Flower

[3.5 stars]

Looking for one of the odder, darker, coming-of-age rom-coms? This will probably do you then. Well, it will do something. Flower is a delightfully enjoyable, entertaining, and weirdly bleakly hopeful story. Yeah, it really is all over the place, though some of that reaction may be due to a generation gap; hard to tell from this perspective.

The success of the story is really down (perhaps a poor choice of words) to the ebullient Zoey Deutch (Before I Fall). She continues to enchant and surprise me in her roles. She is scarily natural on film and comfortable playing whatever is necessary for the character without shame or judgement or even triumph; she just “is.” Her characters are also strong but not without levels.

Her unlikely counterpart, Joey Morgan (Scouts Guide to the Zombie Apocalypse), was a great foil and, ultimately, with a bit more to him than was originally obvious. And as their parents, Kathryn Hahn (The Visit) and Tim Heidecker create a backdrop that is a bit extreme, but suited to the occasion.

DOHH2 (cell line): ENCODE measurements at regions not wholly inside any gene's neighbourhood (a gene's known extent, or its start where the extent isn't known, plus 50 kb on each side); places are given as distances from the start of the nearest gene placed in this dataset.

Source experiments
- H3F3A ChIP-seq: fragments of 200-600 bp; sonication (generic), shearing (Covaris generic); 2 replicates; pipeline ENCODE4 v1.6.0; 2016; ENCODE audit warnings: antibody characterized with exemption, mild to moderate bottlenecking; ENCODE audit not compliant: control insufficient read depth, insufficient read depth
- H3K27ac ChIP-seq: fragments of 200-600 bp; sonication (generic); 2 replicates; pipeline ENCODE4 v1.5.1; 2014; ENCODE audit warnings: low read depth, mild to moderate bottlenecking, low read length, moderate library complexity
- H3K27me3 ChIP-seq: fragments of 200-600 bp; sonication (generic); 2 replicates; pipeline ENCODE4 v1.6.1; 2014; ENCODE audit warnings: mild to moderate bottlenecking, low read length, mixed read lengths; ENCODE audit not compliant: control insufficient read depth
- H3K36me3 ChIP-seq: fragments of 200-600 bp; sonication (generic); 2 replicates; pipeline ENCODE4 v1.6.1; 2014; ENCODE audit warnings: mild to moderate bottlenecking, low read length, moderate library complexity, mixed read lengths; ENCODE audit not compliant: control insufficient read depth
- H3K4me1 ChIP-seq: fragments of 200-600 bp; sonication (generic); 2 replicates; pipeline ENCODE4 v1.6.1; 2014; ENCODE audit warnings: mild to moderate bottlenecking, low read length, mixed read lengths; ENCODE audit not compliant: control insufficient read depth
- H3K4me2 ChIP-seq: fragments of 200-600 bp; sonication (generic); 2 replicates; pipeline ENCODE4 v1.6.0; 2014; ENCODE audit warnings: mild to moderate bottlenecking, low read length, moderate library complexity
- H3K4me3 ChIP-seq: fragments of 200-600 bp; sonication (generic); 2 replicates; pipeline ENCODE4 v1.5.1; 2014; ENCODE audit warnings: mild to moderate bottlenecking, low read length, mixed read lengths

On the side is Adam Scott (Krampus) in a role unlike any of his others I’ve seen. It is contained and quiet, with an interesting tension underneath.

As his second feature film, Max Winkler directed this well, keeping it light but not without the gravitas it needed. Like a good sauce, it seamlessly thickens as it cooks and holds together well. Winkler also co-wrote the tale, with McAulay and Spicer (Ingrid Goes West). I can’t even imagine the story sessions this trio had coming up with the plot, but they clearly worked well together. [Sidebar: If you were hoping for the Liz Phair song that shares the titles name you’ll be disappointed; but I’m still convinced it was part impetus for this movie.]

Flower is not your traditional film, and may not be for everyone, but it is one worth seeing for its surprise and craft in front of and behind the camera.

Flower

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